What are spinal discs?
Your spine is made up of bones called vertebrae that surround and protect your spinal cord. In between each vertebra is a disc, these discs are made up of a tough fibrous outer layer and a soft gelatinous inner layer. The gel-like substance inside the disc allows for shock absorption and to maintain space between vertebrae for the free passage of nerves. These nerves come out from the spinal cord to send signals out to your body which help with sensation and movement.
If your disc starts to wear down, it may bulge out into the space where your spinal cord sits, or it may herniate. Herniation means that the disc’s outer layer has torn, allowing the inner layer to leak out into that same space. As a result, it may start pressing on a spinal nerve which can cause pain as well as muscular or sensory impairments elsewhere in your body.
How is a disc bulge or herniation diagnosed?
A disc bulge or herniation will often present as pain in the lower back that can extend to your hips, buttocks, thighs and even calves. Symptoms can often increase with coughing, bracing, sneezing, and sitting or standing in sustained positions. Symptoms will usually improve with short periods of rest or gentle movement.
It is also common to experience numbness and tingling in your back and continuing as far down as the arches of your feet due to the nerve’s pathways. You may feel that your back and/or hip muscles are very weak if the nerve’s signal is being compromised by the pressure of the disc. In addition to these symptoms, your reflexes at the knee and ankle may be altered, along with your lower body strength.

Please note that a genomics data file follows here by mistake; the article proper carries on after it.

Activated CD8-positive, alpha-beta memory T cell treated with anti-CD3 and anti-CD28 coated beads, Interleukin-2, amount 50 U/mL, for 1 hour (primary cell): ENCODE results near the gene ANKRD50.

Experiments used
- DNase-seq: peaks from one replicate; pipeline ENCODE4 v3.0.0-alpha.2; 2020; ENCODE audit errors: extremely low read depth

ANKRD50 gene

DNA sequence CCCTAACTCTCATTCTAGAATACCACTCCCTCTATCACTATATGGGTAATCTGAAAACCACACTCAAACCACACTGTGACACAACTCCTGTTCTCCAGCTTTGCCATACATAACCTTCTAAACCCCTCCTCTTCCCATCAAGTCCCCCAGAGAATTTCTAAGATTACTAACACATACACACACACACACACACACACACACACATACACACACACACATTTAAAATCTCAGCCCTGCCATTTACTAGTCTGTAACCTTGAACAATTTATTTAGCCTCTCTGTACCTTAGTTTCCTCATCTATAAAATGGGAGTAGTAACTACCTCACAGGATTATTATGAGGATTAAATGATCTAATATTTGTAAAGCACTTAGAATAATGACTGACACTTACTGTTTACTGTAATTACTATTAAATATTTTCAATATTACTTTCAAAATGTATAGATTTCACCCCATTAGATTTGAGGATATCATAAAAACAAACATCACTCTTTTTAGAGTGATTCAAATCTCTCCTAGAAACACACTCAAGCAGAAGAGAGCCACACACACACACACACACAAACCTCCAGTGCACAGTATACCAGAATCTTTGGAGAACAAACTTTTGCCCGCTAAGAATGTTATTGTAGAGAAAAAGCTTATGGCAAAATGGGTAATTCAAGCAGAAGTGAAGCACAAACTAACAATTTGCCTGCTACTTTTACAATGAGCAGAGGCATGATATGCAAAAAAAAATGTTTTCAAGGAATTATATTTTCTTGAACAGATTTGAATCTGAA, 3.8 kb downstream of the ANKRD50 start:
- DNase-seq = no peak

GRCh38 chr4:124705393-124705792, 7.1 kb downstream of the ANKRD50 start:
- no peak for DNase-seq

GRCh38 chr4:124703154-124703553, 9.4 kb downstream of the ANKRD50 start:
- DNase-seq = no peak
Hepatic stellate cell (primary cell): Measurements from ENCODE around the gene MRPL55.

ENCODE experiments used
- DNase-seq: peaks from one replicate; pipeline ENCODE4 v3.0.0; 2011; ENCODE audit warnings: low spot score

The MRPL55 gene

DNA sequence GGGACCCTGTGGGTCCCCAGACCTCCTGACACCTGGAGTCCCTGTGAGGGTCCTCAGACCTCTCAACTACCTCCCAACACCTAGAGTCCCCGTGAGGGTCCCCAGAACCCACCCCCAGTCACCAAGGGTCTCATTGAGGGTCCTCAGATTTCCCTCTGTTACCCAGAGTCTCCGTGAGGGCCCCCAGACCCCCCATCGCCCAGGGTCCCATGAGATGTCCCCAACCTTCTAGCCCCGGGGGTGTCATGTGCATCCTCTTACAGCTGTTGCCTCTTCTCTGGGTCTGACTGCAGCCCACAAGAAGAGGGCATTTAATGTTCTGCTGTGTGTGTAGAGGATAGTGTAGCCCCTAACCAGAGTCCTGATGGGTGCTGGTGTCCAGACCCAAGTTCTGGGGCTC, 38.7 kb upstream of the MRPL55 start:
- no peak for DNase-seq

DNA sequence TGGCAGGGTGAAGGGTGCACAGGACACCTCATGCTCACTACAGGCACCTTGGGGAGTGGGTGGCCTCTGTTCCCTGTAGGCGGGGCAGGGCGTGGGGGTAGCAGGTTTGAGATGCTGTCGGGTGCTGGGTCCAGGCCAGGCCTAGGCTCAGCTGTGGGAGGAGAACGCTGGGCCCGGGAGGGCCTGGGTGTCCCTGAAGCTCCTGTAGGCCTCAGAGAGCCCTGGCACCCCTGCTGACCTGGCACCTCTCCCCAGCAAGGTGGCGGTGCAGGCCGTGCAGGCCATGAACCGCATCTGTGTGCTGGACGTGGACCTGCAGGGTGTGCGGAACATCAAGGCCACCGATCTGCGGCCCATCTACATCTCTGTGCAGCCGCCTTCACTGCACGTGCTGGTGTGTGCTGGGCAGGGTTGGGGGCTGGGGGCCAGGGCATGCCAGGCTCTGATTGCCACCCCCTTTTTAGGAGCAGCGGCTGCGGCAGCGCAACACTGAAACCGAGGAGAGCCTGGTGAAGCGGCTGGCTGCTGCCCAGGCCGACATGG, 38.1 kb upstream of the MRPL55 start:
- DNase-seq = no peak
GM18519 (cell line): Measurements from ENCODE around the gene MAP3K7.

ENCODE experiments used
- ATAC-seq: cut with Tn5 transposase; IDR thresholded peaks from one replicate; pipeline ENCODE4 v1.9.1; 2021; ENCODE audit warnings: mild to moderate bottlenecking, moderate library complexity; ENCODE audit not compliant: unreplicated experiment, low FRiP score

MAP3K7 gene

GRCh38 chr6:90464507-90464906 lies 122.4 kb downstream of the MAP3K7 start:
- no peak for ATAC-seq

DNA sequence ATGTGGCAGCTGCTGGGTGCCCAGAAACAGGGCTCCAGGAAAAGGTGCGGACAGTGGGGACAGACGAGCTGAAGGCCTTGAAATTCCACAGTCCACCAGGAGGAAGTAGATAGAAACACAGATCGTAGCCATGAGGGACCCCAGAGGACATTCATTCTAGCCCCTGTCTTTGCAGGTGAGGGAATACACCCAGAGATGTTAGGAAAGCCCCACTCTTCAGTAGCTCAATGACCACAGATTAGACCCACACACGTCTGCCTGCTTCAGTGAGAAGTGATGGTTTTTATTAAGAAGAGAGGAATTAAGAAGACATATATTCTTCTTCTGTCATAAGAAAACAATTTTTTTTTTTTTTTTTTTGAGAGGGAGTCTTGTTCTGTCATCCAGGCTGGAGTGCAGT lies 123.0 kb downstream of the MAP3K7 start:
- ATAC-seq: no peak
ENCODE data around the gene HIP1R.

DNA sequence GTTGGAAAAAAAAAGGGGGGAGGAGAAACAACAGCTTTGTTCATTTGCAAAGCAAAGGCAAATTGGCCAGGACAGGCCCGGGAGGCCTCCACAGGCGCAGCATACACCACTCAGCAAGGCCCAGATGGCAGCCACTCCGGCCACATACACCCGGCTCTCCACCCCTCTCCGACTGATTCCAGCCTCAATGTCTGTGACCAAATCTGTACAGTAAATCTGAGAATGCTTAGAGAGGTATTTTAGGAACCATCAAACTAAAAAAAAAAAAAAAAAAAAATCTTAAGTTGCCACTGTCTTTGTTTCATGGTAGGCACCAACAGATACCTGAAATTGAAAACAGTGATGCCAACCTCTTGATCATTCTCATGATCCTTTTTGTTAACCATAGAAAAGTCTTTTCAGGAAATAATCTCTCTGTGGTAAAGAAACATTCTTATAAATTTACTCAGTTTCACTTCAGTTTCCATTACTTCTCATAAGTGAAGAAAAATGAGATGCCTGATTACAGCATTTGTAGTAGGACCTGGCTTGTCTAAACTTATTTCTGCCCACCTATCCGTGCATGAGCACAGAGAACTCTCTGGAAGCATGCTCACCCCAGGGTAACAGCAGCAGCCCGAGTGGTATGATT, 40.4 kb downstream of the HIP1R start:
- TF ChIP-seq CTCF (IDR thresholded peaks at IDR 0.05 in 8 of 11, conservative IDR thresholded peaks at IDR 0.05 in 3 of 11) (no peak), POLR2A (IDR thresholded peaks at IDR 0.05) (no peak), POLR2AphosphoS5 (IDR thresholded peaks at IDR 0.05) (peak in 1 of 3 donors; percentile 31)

Finally, your sensation and ability to feel light touch along your lower body may be impacted. All of these factors will be thoroughly examined by your physiotherapist to determine if any neural compromise is present.
What causes disc injuries?
Disc herniation can occur from a traumatic event such as, excessive lifting (especially with load) or a fall, however it is more commonly caused from cumulative trauma. Some examples that can lead to disc degeneration and subsequent herniation are:
● increased pressure on the spine (weight gain/heavy backpacks),
● increased age,
● poor/sustained postures,
● excessive lordotic curve,
● and even smoking, as it lessens oxygen supply to the disc.
Do you always need surgery with disc herniations?
No! In fact, 9 out of 10 people will not need surgery for disc herniation. Surgery may be
considered if after an extended period of physiotherapy treatment, you are still not improving.
Other complaints that will be considered include: if you have trouble standing or walking, if you can’t control your bladder or bowels, if your pain is constant and interfering with your quality of life, and if symptoms are progressively worsening. Surgery is not the first course of treatment as there are other ways in which a disc can heal on its own and physiotherapy can help to promote this natural healing process.
How can Physiotherapy help?
At your first appointment with a physiotherapist, they will provide a thorough assessment and prescribe a variety of mobility exercises tailored to you, such as, but not limited to, those written below. Particularly, your physiotherapist may focus on exercises that move your spine in a way that gently promotes disc movement inwards and away from your spinal nerves.